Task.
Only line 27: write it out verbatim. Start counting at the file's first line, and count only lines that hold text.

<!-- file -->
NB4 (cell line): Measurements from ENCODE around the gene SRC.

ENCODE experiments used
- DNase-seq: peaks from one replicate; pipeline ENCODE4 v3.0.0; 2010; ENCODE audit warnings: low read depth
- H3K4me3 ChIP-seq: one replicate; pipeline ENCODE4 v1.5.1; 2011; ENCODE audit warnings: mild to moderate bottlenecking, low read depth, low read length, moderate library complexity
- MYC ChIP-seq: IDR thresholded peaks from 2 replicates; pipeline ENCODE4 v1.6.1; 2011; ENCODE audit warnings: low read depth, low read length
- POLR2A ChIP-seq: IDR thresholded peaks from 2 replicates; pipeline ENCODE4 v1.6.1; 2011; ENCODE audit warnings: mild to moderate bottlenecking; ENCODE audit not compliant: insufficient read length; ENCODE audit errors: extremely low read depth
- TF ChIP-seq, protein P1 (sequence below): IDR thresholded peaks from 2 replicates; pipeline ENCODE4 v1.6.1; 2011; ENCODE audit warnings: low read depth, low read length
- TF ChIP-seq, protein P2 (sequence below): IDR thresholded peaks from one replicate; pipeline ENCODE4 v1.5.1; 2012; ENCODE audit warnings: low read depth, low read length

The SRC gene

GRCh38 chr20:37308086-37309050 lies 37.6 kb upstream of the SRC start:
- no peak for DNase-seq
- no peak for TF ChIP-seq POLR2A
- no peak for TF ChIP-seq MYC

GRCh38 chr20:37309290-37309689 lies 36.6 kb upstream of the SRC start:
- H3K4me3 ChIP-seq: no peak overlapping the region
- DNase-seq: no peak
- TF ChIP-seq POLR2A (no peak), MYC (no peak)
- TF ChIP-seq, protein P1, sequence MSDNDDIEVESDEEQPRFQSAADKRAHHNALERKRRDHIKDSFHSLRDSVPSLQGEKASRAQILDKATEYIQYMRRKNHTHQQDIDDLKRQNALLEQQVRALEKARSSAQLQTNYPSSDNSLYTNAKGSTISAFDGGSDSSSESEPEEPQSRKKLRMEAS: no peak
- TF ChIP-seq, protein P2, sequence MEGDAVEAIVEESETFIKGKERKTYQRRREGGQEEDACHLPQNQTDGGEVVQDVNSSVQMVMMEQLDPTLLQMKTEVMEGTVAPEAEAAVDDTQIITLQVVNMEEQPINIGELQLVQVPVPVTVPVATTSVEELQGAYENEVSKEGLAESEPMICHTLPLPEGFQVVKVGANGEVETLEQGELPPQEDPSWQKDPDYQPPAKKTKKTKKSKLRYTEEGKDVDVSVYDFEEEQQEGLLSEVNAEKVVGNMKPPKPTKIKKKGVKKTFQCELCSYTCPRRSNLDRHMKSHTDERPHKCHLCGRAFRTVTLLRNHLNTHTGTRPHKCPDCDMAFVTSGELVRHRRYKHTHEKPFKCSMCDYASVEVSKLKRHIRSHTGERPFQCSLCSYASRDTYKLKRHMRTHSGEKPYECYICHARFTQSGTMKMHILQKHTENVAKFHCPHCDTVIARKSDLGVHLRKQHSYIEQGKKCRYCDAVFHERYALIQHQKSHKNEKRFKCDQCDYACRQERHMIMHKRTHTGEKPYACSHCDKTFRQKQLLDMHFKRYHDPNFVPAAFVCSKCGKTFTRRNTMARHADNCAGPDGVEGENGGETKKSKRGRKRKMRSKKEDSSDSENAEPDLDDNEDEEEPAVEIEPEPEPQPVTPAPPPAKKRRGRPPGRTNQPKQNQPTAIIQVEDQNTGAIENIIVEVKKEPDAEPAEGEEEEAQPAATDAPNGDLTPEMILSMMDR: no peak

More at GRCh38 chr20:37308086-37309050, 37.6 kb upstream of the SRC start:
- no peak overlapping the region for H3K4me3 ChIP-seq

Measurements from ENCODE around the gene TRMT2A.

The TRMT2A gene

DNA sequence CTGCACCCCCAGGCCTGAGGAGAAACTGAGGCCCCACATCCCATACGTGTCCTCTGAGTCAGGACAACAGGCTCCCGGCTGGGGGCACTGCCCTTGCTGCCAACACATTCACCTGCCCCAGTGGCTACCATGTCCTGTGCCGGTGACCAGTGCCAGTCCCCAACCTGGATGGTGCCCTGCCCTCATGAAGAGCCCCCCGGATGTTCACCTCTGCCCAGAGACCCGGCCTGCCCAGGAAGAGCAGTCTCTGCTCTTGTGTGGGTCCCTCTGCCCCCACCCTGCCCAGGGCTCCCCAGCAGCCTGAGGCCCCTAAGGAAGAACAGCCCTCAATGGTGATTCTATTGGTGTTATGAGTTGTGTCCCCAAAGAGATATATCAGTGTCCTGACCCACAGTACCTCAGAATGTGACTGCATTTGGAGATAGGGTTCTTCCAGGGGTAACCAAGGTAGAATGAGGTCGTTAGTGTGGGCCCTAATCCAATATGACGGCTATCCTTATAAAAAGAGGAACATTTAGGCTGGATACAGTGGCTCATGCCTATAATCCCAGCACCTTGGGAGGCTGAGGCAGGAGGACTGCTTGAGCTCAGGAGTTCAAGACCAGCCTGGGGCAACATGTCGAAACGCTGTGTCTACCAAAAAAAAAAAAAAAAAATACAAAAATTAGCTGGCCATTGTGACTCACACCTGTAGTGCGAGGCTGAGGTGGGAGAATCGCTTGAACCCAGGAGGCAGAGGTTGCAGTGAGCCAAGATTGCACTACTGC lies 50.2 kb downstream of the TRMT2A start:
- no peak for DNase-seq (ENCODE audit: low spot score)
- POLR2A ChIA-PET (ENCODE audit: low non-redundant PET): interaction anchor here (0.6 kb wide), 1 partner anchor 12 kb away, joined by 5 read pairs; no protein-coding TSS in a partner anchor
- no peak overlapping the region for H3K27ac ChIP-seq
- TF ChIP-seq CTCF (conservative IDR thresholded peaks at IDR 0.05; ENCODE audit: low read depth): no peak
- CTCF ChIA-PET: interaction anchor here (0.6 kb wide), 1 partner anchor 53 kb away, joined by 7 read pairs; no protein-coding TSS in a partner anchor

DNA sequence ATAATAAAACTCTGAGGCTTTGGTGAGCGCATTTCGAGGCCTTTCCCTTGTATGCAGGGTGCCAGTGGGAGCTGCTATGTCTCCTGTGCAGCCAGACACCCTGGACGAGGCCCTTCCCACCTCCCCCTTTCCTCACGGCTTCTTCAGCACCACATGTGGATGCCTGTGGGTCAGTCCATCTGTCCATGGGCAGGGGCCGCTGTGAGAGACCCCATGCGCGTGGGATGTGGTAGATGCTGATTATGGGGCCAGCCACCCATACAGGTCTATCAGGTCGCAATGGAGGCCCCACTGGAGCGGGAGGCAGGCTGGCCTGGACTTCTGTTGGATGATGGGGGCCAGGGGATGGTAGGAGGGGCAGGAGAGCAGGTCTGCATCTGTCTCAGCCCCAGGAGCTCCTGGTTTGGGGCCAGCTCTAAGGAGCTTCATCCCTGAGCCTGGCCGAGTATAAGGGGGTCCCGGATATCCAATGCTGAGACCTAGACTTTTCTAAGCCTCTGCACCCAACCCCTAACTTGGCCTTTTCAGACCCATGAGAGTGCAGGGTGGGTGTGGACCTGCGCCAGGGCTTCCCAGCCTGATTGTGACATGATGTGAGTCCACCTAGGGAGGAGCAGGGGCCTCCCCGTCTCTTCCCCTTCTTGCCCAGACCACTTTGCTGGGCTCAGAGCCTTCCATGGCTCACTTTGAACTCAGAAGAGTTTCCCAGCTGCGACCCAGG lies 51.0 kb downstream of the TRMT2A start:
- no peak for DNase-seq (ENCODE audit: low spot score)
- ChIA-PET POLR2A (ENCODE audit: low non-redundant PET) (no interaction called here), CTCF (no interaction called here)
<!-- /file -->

- no peak overlapping the region for H3K27ac ChIP-seq